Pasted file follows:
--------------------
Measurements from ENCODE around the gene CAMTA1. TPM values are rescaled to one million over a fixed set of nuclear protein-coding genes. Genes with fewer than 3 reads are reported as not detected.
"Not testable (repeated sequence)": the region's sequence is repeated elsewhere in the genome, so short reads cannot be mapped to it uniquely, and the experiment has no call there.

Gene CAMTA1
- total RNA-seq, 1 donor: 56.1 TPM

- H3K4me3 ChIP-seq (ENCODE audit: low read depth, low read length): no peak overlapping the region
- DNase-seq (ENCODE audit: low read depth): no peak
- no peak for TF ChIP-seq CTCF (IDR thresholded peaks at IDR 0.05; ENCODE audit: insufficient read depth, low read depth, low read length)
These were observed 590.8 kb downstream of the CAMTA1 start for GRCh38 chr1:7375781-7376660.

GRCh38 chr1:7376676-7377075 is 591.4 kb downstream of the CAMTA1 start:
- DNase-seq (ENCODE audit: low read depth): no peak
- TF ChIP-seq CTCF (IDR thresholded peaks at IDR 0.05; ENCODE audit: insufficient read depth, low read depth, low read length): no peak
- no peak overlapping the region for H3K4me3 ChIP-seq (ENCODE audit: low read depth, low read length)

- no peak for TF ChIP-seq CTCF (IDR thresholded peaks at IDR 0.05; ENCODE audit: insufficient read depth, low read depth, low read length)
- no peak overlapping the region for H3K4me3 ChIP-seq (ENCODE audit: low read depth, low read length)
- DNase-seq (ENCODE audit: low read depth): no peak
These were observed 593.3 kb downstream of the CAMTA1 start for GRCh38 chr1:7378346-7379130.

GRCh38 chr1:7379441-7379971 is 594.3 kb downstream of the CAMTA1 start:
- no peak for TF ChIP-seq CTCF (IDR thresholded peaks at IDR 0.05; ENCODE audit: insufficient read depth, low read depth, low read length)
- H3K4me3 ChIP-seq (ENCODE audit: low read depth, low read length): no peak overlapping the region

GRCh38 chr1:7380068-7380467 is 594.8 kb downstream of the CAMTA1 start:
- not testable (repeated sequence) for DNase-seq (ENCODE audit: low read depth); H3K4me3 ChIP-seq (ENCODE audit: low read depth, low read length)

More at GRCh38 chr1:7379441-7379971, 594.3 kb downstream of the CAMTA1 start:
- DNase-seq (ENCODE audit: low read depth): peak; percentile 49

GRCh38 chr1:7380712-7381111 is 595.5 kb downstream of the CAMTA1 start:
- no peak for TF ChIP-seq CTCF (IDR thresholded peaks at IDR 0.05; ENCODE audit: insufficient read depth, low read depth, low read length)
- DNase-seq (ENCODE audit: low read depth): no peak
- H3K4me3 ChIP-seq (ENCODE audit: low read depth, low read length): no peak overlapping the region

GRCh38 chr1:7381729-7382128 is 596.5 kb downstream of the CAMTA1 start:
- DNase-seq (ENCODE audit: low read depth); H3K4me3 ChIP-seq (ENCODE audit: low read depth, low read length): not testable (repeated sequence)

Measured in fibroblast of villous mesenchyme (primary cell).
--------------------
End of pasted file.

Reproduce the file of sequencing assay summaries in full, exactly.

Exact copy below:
Measurements from ENCODE around the gene CAMTA1. TPM values are rescaled to one million over a fixed set of nuclear protein-coding genes. Genes with fewer than 3 reads are reported as not detected.
"Not testable (repeated sequence)": the region's sequence is repeated elsewhere in the genome, so short reads cannot be mapped to it uniquely, and the experiment has no call there.

Gene CAMTA1
- total RNA-seq, 1 donor: 56.1 TPM

- H3K4me3 ChIP-seq (ENCODE audit: low read depth, low read length): no peak overlapping the region
- DNase-seq (ENCODE audit: low read depth): no peak
- no peak for TF ChIP-seq CTCF (IDR thresholded peaks at IDR 0.05; ENCODE audit: insufficient read depth, low read depth, low read length)
These were observed 590.8 kb downstream of the CAMTA1 start for GRCh38 chr1:7375781-7376660.

GRCh38 chr1:7376676-7377075 is 591.4 kb downstream of the CAMTA1 start:
- DNase-seq (ENCODE audit: low read depth): no peak
- TF ChIP-seq CTCF (IDR thresholded peaks at IDR 0.05; ENCODE audit: insufficient read depth, low read depth, low read length): no peak
- no peak overlapping the region for H3K4me3 ChIP-seq (ENCODE audit: low read depth, low read length)

- no peak for TF ChIP-seq CTCF (IDR thresholded peaks at IDR 0.05; ENCODE audit: insufficient read depth, low read depth, low read length)
- no peak overlapping the region for H3K4me3 ChIP-seq (ENCODE audit: low read depth, low read length)
- DNase-seq (ENCODE audit: low read depth): no peak
These were observed 593.3 kb downstream of the CAMTA1 start for GRCh38 chr1:7378346-7379130.

GRCh38 chr1:7379441-7379971 is 594.3 kb downstream of the CAMTA1 start:
- no peak for TF ChIP-seq CTCF (IDR thresholded peaks at IDR 0.05; ENCODE audit: insufficient read depth, low read depth, low read length)
- H3K4me3 ChIP-seq (ENCODE audit: low read depth, low read length): no peak overlapping the region

GRCh38 chr1:7380068-7380467 is 594.8 kb downstream of the CAMTA1 start:
- not testable (repeated sequence) for DNase-seq (ENCODE audit: low read depth); H3K4me3 ChIP-seq (ENCODE audit: low read depth, low read length)

More at GRCh38 chr1:7379441-7379971, 594.3 kb downstream of the CAMTA1 start:
- DNase-seq (ENCODE audit: low read depth): peak; percentile 49

GRCh38 chr1:7380712-7381111 is 595.5 kb downstream of the CAMTA1 start:
- no peak for TF ChIP-seq CTCF (IDR thresholded peaks at IDR 0.05; ENCODE audit: insufficient read depth, low read depth, low read length)
- DNase-seq (ENCODE audit: low read depth): no peak
- H3K4me3 ChIP-seq (ENCODE audit: low read depth, low read length): no peak overlapping the region

GRCh38 chr1:7381729-7382128 is 596.5 kb downstream of the CAMTA1 start:
- DNase-seq (ENCODE audit: low read depth); H3K4me3 ChIP-seq (ENCODE audit: low read depth, low read length): not testable (repeated sequence)

Measured in fibroblast of villous mesenchyme (primary cell).